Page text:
For most osteopaths no two days are the same. Patients come from all walks of life with unique sets of circumstances, and for the osteopath the reward comes from understanding the individual and making a difference to their quality of life.
Many osteopaths will work in general practice, seeing a wide variety of patients ranging from office workers to fitness enthusiasts, and expectant mothers to older people, but others choose to specialise in particular fields, working with children and babies or offering dedicated care for professional sportspeople.
Osteopathy is also a great option for those seeking a flexible career. Many osteopaths choose to be self-employed and set up their own practice, allowing them to shape their career around their personal commitments and interests. Others are employed within larger practices and the NHS, often working within multi-disciplinary teams. UK graduates also have lots of opportunities to practice abroad.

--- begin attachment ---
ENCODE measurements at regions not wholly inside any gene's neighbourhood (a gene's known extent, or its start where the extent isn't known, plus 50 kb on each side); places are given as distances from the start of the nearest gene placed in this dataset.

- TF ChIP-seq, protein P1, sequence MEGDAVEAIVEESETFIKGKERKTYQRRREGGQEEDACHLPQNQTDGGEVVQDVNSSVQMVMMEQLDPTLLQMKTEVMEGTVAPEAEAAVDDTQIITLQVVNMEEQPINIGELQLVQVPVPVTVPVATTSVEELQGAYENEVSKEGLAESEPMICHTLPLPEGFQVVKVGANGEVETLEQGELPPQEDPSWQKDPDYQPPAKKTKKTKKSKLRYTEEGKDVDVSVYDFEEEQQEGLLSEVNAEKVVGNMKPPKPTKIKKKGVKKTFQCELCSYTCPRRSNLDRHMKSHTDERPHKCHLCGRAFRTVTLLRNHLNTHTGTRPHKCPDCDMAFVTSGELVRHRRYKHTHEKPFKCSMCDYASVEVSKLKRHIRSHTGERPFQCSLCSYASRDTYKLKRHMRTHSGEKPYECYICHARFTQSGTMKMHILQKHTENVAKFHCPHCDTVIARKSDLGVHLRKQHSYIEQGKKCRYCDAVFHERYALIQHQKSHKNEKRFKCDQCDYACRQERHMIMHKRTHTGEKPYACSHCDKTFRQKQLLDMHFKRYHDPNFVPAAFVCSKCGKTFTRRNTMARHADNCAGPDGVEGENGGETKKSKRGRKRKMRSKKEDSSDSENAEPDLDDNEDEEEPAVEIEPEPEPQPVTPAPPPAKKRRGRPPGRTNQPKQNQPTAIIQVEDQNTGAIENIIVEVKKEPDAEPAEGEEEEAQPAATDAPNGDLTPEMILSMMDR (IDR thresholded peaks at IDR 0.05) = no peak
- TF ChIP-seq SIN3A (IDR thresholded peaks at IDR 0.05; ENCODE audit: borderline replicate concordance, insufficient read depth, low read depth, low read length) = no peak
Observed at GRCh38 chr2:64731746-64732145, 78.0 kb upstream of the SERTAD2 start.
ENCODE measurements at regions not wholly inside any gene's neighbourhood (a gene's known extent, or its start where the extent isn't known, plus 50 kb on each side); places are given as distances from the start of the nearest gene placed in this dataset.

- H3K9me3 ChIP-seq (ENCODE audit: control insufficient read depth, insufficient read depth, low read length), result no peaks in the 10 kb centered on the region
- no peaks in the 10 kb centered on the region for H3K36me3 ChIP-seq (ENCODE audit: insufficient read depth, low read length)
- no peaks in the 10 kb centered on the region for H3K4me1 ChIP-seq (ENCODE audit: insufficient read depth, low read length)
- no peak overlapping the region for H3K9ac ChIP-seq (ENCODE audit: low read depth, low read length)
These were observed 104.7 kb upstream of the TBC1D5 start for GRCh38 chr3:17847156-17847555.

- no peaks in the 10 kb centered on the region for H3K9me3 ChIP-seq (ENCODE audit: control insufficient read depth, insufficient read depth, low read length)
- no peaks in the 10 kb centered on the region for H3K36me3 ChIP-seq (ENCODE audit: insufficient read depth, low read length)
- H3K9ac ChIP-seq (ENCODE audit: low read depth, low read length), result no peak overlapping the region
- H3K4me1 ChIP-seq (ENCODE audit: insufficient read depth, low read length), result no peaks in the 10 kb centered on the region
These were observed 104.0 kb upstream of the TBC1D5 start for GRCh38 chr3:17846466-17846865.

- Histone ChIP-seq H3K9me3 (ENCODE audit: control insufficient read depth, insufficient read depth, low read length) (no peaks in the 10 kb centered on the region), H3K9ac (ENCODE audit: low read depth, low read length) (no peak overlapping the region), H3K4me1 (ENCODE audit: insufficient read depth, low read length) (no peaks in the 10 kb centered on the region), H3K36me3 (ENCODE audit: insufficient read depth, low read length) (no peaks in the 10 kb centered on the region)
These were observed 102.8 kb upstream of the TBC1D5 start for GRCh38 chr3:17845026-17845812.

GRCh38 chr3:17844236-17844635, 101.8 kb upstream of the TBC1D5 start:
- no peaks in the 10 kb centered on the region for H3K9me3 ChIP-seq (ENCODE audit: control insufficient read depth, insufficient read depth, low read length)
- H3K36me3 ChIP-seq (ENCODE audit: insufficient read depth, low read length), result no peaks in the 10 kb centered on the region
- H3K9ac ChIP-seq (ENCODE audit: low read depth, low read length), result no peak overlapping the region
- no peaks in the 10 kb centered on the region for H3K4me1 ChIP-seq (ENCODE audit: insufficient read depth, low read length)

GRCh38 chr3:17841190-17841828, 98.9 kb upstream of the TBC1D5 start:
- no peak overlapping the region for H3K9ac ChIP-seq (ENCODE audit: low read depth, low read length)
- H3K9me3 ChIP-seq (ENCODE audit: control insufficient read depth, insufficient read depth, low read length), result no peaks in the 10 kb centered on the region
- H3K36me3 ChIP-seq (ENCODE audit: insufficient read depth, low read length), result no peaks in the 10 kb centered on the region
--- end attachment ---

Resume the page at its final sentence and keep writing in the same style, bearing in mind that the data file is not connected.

As well as building successful practices and careers as osteopaths in their communities, UCO graduates have gone on to:
- work in the professional sports arena with British Cycling, GB Olympic and Paralympic athletes, professional football clubs, national rowing teams and in motor racing.
- develop and practice in humanitarian and community outreach organisations, including working with Medicin Sans Frontiers and providing osteopathy to communities in Tibet, Burma and Africa as well as in the UK.
- become experts in specific fields of practice, teaching and practicing nationally and internationally in areas such as paediatric care, pain management, rehabilitation and sports care.
A recognised profession
In the UK osteopathy is a primary healthcare profession with statutory recognition, and an allied health profession within the NHS. Osteopaths are regulated by the General Osteopathic Council (GOsC) and must be registered with the GOsC and undertake continuing professional development to practice legally.